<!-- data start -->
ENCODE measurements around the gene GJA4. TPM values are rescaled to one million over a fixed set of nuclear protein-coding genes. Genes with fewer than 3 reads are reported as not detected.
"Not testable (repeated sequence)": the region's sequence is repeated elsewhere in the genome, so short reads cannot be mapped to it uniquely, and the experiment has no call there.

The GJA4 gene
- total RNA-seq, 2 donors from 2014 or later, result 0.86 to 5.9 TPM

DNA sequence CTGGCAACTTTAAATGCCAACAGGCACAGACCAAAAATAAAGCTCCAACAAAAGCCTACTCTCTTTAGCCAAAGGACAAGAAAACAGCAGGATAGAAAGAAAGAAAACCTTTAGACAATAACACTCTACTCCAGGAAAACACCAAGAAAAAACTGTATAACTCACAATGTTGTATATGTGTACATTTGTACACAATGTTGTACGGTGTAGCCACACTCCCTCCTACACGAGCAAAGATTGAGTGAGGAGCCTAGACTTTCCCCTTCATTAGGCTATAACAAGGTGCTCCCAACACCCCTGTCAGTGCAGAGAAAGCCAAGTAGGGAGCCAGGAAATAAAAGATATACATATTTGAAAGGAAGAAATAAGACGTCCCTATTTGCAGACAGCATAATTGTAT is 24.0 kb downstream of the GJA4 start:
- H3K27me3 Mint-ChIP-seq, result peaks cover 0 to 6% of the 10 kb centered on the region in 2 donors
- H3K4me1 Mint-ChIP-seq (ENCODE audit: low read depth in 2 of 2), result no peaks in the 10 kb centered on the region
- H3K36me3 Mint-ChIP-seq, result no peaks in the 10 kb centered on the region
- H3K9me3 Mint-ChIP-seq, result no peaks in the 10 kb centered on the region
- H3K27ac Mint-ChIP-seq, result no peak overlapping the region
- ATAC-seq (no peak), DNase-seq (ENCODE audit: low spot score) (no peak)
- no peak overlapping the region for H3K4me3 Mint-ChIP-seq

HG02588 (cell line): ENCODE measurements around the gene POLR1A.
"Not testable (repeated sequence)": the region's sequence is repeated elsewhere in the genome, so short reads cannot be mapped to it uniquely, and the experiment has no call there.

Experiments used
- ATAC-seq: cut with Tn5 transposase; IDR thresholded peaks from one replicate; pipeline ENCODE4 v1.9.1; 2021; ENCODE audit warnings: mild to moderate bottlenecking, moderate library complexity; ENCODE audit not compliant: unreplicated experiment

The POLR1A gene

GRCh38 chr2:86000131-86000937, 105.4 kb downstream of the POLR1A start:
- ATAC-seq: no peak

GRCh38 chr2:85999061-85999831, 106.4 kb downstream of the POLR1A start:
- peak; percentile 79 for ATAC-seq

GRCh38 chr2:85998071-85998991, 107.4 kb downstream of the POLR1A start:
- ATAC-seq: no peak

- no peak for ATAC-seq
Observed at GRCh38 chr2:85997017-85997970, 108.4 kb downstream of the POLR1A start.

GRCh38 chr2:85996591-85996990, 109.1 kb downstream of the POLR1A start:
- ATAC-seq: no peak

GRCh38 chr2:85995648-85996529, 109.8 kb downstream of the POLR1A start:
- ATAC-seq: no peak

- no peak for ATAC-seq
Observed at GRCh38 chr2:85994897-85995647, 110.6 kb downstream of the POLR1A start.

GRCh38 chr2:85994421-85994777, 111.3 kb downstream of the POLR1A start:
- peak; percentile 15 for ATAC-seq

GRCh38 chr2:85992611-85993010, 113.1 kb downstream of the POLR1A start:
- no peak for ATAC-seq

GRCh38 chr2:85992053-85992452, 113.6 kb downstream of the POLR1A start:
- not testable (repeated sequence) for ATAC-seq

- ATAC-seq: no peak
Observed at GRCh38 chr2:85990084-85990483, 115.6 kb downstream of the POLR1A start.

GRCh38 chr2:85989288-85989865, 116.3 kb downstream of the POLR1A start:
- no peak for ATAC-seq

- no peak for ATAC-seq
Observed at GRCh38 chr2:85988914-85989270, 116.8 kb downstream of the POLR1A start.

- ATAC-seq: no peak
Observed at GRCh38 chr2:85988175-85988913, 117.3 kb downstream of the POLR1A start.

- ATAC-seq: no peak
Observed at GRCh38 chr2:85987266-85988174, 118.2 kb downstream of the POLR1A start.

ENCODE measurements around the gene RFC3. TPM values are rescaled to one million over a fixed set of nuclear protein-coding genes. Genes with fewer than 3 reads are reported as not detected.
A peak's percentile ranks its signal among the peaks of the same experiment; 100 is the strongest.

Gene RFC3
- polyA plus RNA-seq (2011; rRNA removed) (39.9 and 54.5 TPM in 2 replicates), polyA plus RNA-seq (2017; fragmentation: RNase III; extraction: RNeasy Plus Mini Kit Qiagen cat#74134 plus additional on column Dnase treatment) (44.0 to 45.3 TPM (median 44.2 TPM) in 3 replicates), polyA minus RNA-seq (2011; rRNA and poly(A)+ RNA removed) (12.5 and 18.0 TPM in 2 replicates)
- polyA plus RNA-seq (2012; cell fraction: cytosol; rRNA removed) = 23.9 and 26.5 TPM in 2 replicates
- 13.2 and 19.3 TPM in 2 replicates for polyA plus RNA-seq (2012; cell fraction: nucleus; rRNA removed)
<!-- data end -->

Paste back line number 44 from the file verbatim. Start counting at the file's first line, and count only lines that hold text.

- ATAC-seq: no peak